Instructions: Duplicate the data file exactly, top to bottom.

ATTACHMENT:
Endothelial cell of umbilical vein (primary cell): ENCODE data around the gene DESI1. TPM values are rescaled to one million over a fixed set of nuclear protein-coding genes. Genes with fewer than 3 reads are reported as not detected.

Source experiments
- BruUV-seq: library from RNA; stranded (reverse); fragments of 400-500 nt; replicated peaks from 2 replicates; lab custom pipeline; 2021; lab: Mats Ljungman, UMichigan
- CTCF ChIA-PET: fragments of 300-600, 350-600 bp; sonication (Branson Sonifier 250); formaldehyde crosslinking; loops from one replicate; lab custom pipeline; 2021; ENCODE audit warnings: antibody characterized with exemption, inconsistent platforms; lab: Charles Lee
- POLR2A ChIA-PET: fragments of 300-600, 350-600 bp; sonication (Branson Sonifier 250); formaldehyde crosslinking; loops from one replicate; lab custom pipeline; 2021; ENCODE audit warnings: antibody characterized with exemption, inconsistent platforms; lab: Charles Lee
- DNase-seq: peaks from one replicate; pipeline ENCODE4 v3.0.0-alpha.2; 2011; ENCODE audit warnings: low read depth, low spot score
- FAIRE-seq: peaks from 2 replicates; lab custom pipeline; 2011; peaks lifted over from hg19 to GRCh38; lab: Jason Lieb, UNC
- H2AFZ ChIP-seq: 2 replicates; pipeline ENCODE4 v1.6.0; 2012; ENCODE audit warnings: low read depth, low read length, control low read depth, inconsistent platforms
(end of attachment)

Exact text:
Endothelial cell of umbilical vein (primary cell): ENCODE data around the gene DESI1. TPM values are rescaled to one million over a fixed set of nuclear protein-coding genes. Genes with fewer than 3 reads are reported as not detected.

Source experiments
- BruUV-seq: library from RNA; stranded (reverse); fragments of 400-500 nt; replicated peaks from 2 replicates; lab custom pipeline; 2021; lab: Mats Ljungman, UMichigan
- CTCF ChIA-PET: fragments of 300-600, 350-600 bp; sonication (Branson Sonifier 250); formaldehyde crosslinking; loops from one replicate; lab custom pipeline; 2021; ENCODE audit warnings: antibody characterized with exemption, inconsistent platforms; lab: Charles Lee
- POLR2A ChIA-PET: fragments of 300-600, 350-600 bp; sonication (Branson Sonifier 250); formaldehyde crosslinking; loops from one replicate; lab custom pipeline; 2021; ENCODE audit warnings: antibody characterized with exemption, inconsistent platforms; lab: Charles Lee
- DNase-seq: peaks from one replicate; pipeline ENCODE4 v3.0.0-alpha.2; 2011; ENCODE audit warnings: low read depth, low spot score
- FAIRE-seq: peaks from 2 replicates; lab custom pipeline; 2011; peaks lifted over from hg19 to GRCh38; lab: Jason Lieb, UNC
- H2AFZ ChIP-seq: 2 replicates; pipeline ENCODE4 v1.6.0; 2012; ENCODE audit warnings: low read depth, low read length, control low read depth, inconsistent platforms